It’s not cricket – trees for axe in deprived area are a Labour battleground in general election

Corbyn: Now running as an independent (Lucy North/PA Wire)
Corbyn: Now running as an independent (Lucy North/PA Wire)

A FURIOUS row has broken out in Jeremy Corbyn’s Islington constituency over a £1.5 million plan to chop down trees that are decades old to rebuild a cricket pavilion.

The trees to be axed, some as tall as five-storey buildings and much beloved by locals, are on Wray Crescent park, just around the corner from the Banksy mural that recently attracted national attention but was soon vandalised.

Critics say the council failed to protect a piece of art that delighted those who live in a poor area.

Islington North, where Corbyn has been MP since 1983, is at the centre of a bitter battle for what some see as the soul of the Labour Party, at least in Islington.

With Corbyn no longer a Labour MP but still standing as an independent in the general election, he will come up against Praful Nargund, Labour’s official candidate who some say has been imposed against the will of party members.

He is an entrepreneur worth many millions, though his spokesman declined to be specific about his net worth.

The park was a haven for locals during lockdown few of whom say they have any interest in the cricket matches played by various teams who rent the space for less than £100 a game.

It was dubbed “Wray Beach” by those who came to use it every day during the pandemic.

This plan proposes the loss of 86m of woodland which include

- A White Willow that is 16m high (as tall as a 5-storey building).

- A Norway Maple, 13m (over 4 storeys)

- A Silver Birch 13m

- 2 Hawthorn trees (6m & 5m)

- An Elder (4.5m)

Jonathan Ward, a local fighting the development, said: “The general controversy over the project comes from the fact that the planning for the project has been very cricket focused. The park is the only public cricket pitch in Islington, and the council thinks this is important, so it trumps the needs of the local community.”

Emma Forrest, a local resident whose home backs on to the park, said: “The dramatic loss of these valuable trees would be devastating for the community. The overall plan does not consider where to store the unsightly cricket netting posts, or address the eyesore of the council storage depot.”

She says the trees are vital for absorbing floodwater in an area increasingly vulnerable to heavy rain. Subsidence for houses near the park is also a concern.

Ward added: “Focusing on cricket excludes regular locals who just want to enjoy the green space. This is a deprived ward with a high proportion of people having no outside space.”

Islington Council said: “We're planning improvements to Wray Crescent open space, to replace a derelict pavilion with a building that will better support local people, and provide much needed facilities including accessible toilets, baby change, a kitchen area and space for community events. The removal of trees is always a last resort and we have carefully considered this, with a full independent report, which found that the six trees and area of shrubbery to be removed are all low quality, or poor quality.”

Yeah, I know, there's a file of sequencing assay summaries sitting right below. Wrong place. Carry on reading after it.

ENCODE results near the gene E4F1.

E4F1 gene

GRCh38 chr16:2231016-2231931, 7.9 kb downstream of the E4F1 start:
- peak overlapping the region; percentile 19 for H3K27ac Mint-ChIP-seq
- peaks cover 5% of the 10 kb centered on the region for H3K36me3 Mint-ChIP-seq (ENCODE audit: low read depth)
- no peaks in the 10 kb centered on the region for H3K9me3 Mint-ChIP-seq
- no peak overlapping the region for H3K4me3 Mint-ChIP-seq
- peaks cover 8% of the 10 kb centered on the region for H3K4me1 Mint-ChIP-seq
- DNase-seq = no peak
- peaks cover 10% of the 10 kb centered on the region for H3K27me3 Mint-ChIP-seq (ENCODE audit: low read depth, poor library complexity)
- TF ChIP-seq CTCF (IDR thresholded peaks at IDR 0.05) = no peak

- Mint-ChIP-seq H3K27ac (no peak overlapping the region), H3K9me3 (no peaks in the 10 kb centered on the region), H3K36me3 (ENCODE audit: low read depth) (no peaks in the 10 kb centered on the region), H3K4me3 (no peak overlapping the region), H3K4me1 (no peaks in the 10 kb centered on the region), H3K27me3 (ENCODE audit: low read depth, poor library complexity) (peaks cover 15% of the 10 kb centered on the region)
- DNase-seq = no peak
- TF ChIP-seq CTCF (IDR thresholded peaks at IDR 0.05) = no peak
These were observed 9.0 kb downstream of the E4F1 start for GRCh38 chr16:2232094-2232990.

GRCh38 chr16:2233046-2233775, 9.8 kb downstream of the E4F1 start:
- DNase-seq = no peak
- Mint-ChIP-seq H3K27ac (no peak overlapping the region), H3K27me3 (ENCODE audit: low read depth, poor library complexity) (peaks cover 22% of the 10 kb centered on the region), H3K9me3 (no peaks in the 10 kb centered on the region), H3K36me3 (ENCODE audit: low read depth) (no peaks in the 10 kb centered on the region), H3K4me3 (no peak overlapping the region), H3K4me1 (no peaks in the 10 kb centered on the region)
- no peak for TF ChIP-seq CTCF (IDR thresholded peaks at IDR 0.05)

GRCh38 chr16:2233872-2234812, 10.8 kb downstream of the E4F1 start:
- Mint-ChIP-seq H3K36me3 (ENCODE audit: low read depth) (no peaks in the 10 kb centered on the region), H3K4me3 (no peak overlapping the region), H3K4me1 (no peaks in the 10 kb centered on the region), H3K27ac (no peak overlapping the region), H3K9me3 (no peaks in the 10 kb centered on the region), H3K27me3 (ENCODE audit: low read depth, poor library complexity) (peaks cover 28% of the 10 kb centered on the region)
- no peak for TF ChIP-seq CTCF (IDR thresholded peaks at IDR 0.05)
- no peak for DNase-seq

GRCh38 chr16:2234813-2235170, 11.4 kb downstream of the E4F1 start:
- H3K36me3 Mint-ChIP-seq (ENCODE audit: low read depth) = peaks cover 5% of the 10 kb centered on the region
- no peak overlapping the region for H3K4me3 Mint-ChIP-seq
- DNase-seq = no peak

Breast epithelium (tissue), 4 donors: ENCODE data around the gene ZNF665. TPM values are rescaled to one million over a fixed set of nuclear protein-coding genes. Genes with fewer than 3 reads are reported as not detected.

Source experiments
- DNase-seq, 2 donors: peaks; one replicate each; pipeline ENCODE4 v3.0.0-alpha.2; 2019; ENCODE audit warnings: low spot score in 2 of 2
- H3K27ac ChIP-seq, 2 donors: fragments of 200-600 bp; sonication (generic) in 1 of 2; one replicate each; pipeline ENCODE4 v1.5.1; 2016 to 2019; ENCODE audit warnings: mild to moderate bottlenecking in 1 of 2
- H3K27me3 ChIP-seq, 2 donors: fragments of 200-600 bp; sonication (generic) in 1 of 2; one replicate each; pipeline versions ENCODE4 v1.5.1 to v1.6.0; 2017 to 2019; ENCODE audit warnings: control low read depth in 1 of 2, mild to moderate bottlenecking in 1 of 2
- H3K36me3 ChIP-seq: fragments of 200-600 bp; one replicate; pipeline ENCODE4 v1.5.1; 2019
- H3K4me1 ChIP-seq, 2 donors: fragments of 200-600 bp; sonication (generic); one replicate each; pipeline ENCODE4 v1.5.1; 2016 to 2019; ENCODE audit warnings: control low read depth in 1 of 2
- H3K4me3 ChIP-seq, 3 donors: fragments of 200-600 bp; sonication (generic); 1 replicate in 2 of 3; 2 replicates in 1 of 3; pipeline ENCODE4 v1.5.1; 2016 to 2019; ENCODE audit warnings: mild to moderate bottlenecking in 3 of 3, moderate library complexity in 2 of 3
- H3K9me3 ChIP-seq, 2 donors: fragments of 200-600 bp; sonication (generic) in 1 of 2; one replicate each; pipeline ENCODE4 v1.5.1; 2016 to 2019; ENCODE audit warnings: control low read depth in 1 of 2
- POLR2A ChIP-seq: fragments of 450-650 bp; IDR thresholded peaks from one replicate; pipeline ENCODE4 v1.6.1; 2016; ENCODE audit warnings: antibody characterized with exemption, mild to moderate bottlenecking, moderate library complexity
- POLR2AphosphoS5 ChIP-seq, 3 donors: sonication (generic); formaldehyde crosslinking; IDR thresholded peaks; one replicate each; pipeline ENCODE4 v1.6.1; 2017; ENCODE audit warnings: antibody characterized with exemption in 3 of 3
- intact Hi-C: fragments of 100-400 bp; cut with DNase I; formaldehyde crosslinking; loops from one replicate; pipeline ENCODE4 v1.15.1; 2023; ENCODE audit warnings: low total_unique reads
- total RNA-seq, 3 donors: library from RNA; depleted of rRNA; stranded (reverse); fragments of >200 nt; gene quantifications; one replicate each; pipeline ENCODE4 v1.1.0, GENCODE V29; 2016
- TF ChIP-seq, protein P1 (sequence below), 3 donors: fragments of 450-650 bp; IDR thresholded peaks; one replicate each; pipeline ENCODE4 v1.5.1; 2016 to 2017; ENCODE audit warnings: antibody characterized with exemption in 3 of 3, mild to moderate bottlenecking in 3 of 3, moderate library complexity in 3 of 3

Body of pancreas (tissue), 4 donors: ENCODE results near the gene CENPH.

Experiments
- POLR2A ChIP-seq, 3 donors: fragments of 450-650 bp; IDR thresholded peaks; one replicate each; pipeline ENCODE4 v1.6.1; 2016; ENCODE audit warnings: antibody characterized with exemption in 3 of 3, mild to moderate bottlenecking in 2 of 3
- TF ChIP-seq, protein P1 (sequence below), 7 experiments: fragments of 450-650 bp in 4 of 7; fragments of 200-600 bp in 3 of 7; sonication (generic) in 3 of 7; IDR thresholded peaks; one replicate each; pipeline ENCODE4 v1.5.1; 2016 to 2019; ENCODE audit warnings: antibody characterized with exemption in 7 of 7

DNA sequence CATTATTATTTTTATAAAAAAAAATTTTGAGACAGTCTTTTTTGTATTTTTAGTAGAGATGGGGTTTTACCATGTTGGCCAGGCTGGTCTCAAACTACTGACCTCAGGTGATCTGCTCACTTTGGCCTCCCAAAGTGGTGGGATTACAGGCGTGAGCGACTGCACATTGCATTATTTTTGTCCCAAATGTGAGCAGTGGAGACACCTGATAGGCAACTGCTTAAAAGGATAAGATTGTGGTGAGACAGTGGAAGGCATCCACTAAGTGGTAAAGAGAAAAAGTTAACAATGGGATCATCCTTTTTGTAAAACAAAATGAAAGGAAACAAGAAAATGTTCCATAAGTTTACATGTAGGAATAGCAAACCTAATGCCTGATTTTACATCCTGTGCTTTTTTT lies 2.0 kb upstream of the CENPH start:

Jeremy Corbyn said: “I've long held concerns about the plans for a new pavilion in Wray Crescent. I want it to be accessible, community-based and located at the edge of the park to avoid the need to destroy any trees. We must protect our green spaces, which are there for us all to enjoy."

Praful Nargund said: “It’s always a huge loss to communities when much cherished trees are removed. If trees have to be removed, of course they should be replaced wherever possible and I would welcome lots more tree planting across the constituency.”

Asked about his personal wealth, his spokesman said: “Mr Nargund’s business affairs are all declared in the appropriate way and are a matter of public record.”

The spokesman declined to be specific about Nargund’s wealth, which is based on family business interests.

Jonny Evans, chair of the friends of Wray Crescent, said: “During lockdown the park became known as ‘Wray Beach’. Hundreds of us gathered in socially distanced groups to enjoy the outside and sunshine and feel a little human. The very day lockdown ended the cricket began again.”

He added: “It is also important to note that the park is not regulation size, which means that it isn’t big enough to be truly declared a cricket ground, it’s just a small bit of grass where cricket is permitted to take place.”

Islington council says it plants more trees than it removes each year. A consultation will be launched in July, it adds.

Locals say this is too late and believes that a decision has already been taken by the council.